For B2B Marketers reading this week’s #MailWorks, you are likely very familiar with the practice of Account Based Marketing (ABM), which is a targeted approach that concentrates marketing and selling resources on a set of target accounts within a market. It uses personalized campaigns designed to engage each account. Seems like a natural fit for a high-impact direct mail piece, right? Yes indeed.
Before I get to the example, I want to reinforce once again that direct mail is the highest converting marketing channel and a vital part of modern omnichannel strategies. Consumer physical mailboxes are less cluttered than email inboxes. People look forward to checking their mailbox and combing through the day’s mail. 57% of recipients immediately open their direct mail, and fully 24% put it aside to look at later. Interestingly, there is also a longer shelf-life for direct mail, 17 days versus two-second email views and improved branding and message-retention*. The study concludes that it is the carefully considered mix of direct mail with email that has the most success, which will be a topic we discuss in more depth in future blogs.
When mail is done right, it can cut through the clutter and drive business value. With that goal, the Marketers for our Global Ecommerce logistics business at Pitney Bowes ran an Account Based Marketing (ABM) campaign last year that successfully cut through the clutter are got the attention of targeted online retailers to consider Pitney Bowes for their shipping returns service.
This highly targeted campaign sent prospective clients of the returns service something Pitney Bowes marketers knew they would not like – simulating that experience of making an online purchase and getting something that wasn’t quite right, requiring the item to be returned.
The packages arrived in a mailer bag reading: “OOPS. This package contains something you do not want.” Each parcel contained an undergarment for the opposite gender, something they would surely want to return, with the message their returns solution could use some extra “support”.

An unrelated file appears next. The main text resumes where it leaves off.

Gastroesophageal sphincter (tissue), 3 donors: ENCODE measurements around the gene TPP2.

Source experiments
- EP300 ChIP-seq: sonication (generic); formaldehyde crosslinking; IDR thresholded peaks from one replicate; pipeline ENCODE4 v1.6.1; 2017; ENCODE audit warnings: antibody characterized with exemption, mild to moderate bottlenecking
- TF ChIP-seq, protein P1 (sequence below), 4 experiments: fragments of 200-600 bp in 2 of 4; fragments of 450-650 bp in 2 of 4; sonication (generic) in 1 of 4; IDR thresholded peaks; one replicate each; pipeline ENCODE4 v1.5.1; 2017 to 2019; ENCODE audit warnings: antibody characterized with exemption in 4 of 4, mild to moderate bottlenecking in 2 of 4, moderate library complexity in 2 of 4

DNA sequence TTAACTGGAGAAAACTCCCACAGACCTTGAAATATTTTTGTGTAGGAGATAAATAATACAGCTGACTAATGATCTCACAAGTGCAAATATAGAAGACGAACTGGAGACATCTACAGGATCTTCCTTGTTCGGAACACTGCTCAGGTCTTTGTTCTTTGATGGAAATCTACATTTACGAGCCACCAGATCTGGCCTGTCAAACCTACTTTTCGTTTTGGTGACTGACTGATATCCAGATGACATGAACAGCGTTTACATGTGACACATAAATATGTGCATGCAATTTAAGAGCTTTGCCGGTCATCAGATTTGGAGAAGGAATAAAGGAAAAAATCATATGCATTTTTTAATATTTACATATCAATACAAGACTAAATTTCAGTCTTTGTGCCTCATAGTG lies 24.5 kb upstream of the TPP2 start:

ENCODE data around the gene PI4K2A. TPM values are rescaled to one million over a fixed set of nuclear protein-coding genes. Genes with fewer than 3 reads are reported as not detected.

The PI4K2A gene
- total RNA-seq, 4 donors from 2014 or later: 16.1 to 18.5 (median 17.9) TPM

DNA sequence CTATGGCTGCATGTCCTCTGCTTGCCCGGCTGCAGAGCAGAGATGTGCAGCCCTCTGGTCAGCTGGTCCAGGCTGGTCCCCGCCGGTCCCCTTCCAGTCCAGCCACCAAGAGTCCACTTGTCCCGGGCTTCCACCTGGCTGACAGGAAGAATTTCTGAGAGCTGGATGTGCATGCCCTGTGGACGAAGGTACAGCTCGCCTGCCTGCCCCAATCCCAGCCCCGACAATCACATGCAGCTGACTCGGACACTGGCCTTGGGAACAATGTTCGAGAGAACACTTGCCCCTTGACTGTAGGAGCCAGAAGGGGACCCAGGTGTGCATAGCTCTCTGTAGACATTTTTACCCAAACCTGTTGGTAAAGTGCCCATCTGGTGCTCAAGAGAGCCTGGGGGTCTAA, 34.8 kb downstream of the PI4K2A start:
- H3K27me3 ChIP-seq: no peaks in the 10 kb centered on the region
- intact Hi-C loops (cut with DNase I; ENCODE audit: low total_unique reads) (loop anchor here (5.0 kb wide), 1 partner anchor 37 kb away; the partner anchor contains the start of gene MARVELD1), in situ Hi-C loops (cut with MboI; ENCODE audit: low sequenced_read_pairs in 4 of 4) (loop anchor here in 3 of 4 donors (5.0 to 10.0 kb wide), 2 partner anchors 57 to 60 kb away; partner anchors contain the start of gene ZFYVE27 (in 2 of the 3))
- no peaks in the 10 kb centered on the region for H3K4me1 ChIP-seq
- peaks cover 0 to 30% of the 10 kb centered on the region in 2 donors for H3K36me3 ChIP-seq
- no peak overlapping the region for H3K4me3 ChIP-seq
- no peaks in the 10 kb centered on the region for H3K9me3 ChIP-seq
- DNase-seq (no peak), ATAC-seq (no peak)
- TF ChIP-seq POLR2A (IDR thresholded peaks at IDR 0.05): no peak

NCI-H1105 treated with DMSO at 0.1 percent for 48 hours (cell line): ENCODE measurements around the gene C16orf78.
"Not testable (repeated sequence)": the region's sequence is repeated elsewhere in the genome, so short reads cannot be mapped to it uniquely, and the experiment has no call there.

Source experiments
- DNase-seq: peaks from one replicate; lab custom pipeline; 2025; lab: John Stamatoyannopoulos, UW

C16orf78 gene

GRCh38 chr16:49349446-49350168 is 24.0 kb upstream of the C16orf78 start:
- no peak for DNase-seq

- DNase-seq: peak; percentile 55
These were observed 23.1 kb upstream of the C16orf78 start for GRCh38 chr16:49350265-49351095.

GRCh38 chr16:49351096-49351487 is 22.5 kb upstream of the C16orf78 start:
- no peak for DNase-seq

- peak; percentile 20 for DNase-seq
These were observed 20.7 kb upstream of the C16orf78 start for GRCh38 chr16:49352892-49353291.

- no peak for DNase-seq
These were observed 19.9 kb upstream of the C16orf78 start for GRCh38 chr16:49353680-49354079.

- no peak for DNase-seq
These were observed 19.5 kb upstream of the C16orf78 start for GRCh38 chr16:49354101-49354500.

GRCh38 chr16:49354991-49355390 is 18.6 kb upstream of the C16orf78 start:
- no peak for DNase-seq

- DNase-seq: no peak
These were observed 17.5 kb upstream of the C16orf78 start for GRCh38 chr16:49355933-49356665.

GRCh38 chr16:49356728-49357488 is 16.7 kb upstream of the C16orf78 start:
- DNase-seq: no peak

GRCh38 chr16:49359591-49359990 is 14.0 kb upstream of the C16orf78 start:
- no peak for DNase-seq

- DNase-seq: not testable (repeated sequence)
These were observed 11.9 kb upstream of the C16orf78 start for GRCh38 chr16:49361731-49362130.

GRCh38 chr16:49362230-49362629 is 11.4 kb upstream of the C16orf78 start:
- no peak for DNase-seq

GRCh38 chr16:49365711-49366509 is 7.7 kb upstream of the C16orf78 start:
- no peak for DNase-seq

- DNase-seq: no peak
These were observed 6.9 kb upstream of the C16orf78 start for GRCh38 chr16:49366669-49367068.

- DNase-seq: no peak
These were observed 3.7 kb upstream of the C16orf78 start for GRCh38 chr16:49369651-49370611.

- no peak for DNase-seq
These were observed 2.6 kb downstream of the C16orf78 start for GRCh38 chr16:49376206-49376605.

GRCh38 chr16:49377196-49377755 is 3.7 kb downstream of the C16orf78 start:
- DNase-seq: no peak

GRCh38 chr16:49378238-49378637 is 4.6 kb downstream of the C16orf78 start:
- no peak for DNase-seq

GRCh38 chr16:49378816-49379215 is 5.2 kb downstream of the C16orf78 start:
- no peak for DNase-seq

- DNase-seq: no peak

The package also contained a brochure explaining why their returns process fell short. The document was designed to look like a return label and the instructions showed the secret shopper’s returns experience.
By sending an undesired item and demonstrating the hoops a customer needed to jump through to return something to their store, Pitney Bowes brought prospects’ sub-par returns experience to life, whether they were ready for it or not.
The Pitney Bowes marketers targeted Director level and higher contacts within Ecommerce, Logistics, Marketing, and Finance functions at a small group of large ecommerce apparel companies and deployed highly personalized creative messaging incorporating multiple touchpoints across a variety of channels including direct mail, phone, social media and email. The purpose was to make targets aware of how their current returns program might fall short and pique their interest in the superior returns solutions from Pitney Bowes. It’s clear that the direct mail piece caught targets’ attention. One of the prospects left a voicemail for the team, “My boss just handed me this package and told me to call you guys!”
While the goal was to open up conversations about the Pitney Bowes returns solution, the campaign paved way to an even bigger business impact. With the ABM campaign as hook and the returns solution as bait, Pitney Bowes pulled in a marquee prospect who eventually became interested in multiple lines of service, creating an even bigger opportunity than expected.
This is just one, high-impact example of when Marketers think out of the box, so to speak, they can use mail in non-traditional ways that surprise, delight, and drive action. So the next time you build an omni-channel Account Based Marketing effort, find a clever and impactful way to build into your strategy the personal, targeted, and high impact marketing channel called direct mail.
In my next blog post we will examine more creative tools modern marketers have to boost their marketing mail campaigns.